I've written in the past about Thomas Costello, an Irish-born soldier who emigrated to America, lost his life serving his adopted country in World War I, and was finally laid to rest at Arlington National Cemetery in 2010. It took some sleuthing, but I was eventually able to track down his relatives from his hometown of Tuam, County Galway. But it turns out that the link to heroic Galway immigrants goes back before WWI - at least as far as the Civil War.
Thomas Joice (who sometimes went by Joyce) was one of the 16 men who went down with the USS Monitor on Dec. 31, 1862. Some years ago, I researched him for a documentary and have continued to look into his past from time to time. Though very little was known about him, I've been able to uncover a fair bit, and since I haven't seen this information elsewhere - and with the 150th anniversary of the Monitor's brief service coming up - I thought I would share some of what I learned about this interesting fellow.
At the time of his passing, he was a relative newcomer to the U.S., having immigrated sometime between his August 1858 marriage in his hometown of Clifden and his January 1862 enlistment in the Navy in New York.
Joice was both European and a fireman - factors that weigh in his favor in terms of having been one of the two skeletons found in the turret of the USS Monitor when it was brought up from the ocean floor. He was also in range age-wise for one of the skeletons, but his height -- about 5-feet-9 and a half inches and 5-feet-10 inches -- made him tall for his time and probably rules him out. Still, given that he married and had a family, Joice was one of the most promising of the 16 sailors in terms of seeking living relatives, including those who might be able to provide DNA reference samples to help determine more definitively if one of the sets of remains is indeed his.
But while I was able to trace some living relatives, Murphy's Law was very much in play in Joice's case. His brother has living descendants, but none with the appropriate Y-DNA (passed paternally) or mtDNA (passed maternally) for identification purposes. Since they shared the same paternal heritage, I also tracked down the burial place of his brother, knowing disinterment is sometimes considered for historical purposes, but his final resting place (as seen below) is unmarked - not to mention, shared with other relatives.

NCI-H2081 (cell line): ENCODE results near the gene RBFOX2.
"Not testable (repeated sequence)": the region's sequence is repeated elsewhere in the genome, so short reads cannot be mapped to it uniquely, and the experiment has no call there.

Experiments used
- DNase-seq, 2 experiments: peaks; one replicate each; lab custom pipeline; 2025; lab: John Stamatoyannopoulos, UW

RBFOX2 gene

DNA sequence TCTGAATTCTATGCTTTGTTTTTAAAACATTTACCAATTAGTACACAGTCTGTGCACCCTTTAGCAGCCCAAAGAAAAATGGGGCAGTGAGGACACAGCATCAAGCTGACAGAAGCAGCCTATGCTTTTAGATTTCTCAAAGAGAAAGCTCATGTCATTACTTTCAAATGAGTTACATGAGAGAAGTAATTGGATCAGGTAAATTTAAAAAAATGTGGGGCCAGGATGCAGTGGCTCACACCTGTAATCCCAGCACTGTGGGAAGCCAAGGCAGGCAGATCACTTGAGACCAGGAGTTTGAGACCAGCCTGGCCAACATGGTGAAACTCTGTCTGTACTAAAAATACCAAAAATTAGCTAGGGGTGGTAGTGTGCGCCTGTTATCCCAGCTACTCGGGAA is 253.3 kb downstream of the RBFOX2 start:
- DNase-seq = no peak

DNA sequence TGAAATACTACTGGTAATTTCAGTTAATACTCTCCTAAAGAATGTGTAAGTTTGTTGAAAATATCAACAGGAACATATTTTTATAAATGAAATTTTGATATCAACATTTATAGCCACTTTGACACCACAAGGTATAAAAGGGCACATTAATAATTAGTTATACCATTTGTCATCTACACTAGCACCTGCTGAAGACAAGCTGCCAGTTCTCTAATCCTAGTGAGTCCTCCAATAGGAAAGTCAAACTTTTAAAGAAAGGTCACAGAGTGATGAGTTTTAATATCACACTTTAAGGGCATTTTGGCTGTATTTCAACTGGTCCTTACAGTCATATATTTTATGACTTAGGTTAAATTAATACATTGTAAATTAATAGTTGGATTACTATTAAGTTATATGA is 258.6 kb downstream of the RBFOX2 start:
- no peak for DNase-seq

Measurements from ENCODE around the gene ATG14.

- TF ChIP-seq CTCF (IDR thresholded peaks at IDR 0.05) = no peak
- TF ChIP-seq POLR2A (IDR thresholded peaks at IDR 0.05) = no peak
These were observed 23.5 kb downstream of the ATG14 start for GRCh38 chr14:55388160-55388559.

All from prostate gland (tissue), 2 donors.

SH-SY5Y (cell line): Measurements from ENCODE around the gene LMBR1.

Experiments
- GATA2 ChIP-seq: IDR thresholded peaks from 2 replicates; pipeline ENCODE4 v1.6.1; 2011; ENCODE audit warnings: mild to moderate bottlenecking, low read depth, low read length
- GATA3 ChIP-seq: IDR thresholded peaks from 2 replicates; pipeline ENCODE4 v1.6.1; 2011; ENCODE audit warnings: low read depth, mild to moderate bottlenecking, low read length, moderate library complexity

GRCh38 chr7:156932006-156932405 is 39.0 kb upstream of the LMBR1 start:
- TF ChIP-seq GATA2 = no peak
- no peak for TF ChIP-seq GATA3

So what about Thomas Joice's sons? Their descendants, especially any direct line male ones, would be ideal DNA testing candidates. Unfortunately, Thomas's colorful wife, Bridget, essentially rendered them invisible. After losing her husband of four and a half years, she developed a case of wanderlust, criss-crossing the Atlantic several times back when most considered it a once-in-a-lifetime endurance contest. During the course of these journeys, she bounced around the U.S., Ireland, and England, and at least temporarily, snagged another husband.
The confusion she left in her wake forced me to research several countries for multiple versions of each family member's name with the end result being plenty of candidates, but none that were a definite fit. Given her proclivity for both constant shuttling and fibbing, I'm not entirely convinced that she didn't leave her children with others as it would have been easier to pick up her trail if she had kept them by her side.
Sadly, Bridget took the sailor's family secrets with her to the last place I was able to spot her - a poor house back on American soil more than 40 years after Thomas's loss. But the Clifden, Ireland connection remains -- making County Galway home to another American hero. And lest some should think that Galway's ties to the U.S. are all martial in nature, I offer the exception of Katy Perry.
[Those especially interested in the USS Monitor or history mysteries in general may enjoy reading these previous articles about William Bryan and George Frederickson, who also served and died on the Monitor.]
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